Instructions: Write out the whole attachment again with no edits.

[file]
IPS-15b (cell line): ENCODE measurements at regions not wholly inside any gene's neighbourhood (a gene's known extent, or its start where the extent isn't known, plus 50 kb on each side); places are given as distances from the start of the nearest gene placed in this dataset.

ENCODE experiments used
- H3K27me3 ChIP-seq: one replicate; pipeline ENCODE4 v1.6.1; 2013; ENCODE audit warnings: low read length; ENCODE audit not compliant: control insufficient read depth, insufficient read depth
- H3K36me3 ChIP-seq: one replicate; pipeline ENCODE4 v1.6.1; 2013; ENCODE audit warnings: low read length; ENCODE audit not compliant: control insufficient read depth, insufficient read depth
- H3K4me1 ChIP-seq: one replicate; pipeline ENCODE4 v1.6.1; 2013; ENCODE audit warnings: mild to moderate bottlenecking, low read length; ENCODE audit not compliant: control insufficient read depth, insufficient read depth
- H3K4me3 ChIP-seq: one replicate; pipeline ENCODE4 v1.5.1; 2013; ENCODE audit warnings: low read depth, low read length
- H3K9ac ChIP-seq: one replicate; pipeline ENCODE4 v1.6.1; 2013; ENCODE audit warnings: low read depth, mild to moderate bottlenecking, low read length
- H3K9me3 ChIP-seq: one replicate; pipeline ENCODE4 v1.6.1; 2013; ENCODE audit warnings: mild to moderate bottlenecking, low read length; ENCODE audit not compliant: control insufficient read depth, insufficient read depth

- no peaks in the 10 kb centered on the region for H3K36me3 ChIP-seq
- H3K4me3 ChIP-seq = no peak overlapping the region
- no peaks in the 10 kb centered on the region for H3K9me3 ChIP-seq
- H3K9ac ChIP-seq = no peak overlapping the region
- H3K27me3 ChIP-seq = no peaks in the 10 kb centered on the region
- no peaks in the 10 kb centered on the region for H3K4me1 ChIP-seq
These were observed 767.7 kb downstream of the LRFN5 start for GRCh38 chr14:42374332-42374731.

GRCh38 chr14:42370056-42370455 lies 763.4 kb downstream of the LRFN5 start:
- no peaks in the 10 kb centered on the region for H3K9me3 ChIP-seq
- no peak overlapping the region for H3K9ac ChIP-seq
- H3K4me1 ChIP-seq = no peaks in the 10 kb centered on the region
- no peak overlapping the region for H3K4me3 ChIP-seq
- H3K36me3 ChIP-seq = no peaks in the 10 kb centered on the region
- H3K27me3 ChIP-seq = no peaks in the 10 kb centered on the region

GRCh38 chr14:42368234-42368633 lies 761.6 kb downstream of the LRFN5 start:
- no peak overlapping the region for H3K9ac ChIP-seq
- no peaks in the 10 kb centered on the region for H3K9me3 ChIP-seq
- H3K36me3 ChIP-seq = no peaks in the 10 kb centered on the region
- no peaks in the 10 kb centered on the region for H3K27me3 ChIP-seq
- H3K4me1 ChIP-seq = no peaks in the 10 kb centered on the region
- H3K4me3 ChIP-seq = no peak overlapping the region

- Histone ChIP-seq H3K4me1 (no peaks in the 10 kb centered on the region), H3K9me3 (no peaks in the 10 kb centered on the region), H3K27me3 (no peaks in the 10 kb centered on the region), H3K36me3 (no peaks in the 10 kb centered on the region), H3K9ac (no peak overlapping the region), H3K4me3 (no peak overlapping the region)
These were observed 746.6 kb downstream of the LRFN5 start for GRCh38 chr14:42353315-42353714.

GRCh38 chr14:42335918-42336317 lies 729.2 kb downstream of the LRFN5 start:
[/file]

IPS-15b (cell line): ENCODE measurements at regions not wholly inside any gene's neighbourhood (a gene's known extent, or its start where the extent isn't known, plus 50 kb on each side); places are given as distances from the start of the nearest gene placed in this dataset.

ENCODE experiments used
- H3K27me3 ChIP-seq: one replicate; pipeline ENCODE4 v1.6.1; 2013; ENCODE audit warnings: low read length; ENCODE audit not compliant: control insufficient read depth, insufficient read depth
- H3K36me3 ChIP-seq: one replicate; pipeline ENCODE4 v1.6.1; 2013; ENCODE audit warnings: low read length; ENCODE audit not compliant: control insufficient read depth, insufficient read depth
- H3K4me1 ChIP-seq: one replicate; pipeline ENCODE4 v1.6.1; 2013; ENCODE audit warnings: mild to moderate bottlenecking, low read length; ENCODE audit not compliant: control insufficient read depth, insufficient read depth
- H3K4me3 ChIP-seq: one replicate; pipeline ENCODE4 v1.5.1; 2013; ENCODE audit warnings: low read depth, low read length
- H3K9ac ChIP-seq: one replicate; pipeline ENCODE4 v1.6.1; 2013; ENCODE audit warnings: low read depth, mild to moderate bottlenecking, low read length
- H3K9me3 ChIP-seq: one replicate; pipeline ENCODE4 v1.6.1; 2013; ENCODE audit warnings: mild to moderate bottlenecking, low read length; ENCODE audit not compliant: control insufficient read depth, insufficient read depth

- no peaks in the 10 kb centered on the region for H3K36me3 ChIP-seq
- H3K4me3 ChIP-seq = no peak overlapping the region
- no peaks in the 10 kb centered on the region for H3K9me3 ChIP-seq
- H3K9ac ChIP-seq = no peak overlapping the region
- H3K27me3 ChIP-seq = no peaks in the 10 kb centered on the region
- no peaks in the 10 kb centered on the region for H3K4me1 ChIP-seq
These were observed 767.7 kb downstream of the LRFN5 start for GRCh38 chr14:42374332-42374731.

GRCh38 chr14:42370056-42370455 lies 763.4 kb downstream of the LRFN5 start:
- no peaks in the 10 kb centered on the region for H3K9me3 ChIP-seq
- no peak overlapping the region for H3K9ac ChIP-seq
- H3K4me1 ChIP-seq = no peaks in the 10 kb centered on the region
- no peak overlapping the region for H3K4me3 ChIP-seq
- H3K36me3 ChIP-seq = no peaks in the 10 kb centered on the region
- H3K27me3 ChIP-seq = no peaks in the 10 kb centered on the region

GRCh38 chr14:42368234-42368633 lies 761.6 kb downstream of the LRFN5 start:
- no peak overlapping the region for H3K9ac ChIP-seq
- no peaks in the 10 kb centered on the region for H3K9me3 ChIP-seq
- H3K36me3 ChIP-seq = no peaks in the 10 kb centered on the region
- no peaks in the 10 kb centered on the region for H3K27me3 ChIP-seq
- H3K4me1 ChIP-seq = no peaks in the 10 kb centered on the region
- H3K4me3 ChIP-seq = no peak overlapping the region

- Histone ChIP-seq H3K4me1 (no peaks in the 10 kb centered on the region), H3K9me3 (no peaks in the 10 kb centered on the region), H3K27me3 (no peaks in the 10 kb centered on the region), H3K36me3 (no peaks in the 10 kb centered on the region), H3K9ac (no peak overlapping the region), H3K4me3 (no peak overlapping the region)
These were observed 746.6 kb downstream of the LRFN5 start for GRCh38 chr14:42353315-42353714.

GRCh38 chr14:42335918-42336317 lies 729.2 kb downstream of the LRFN5 start: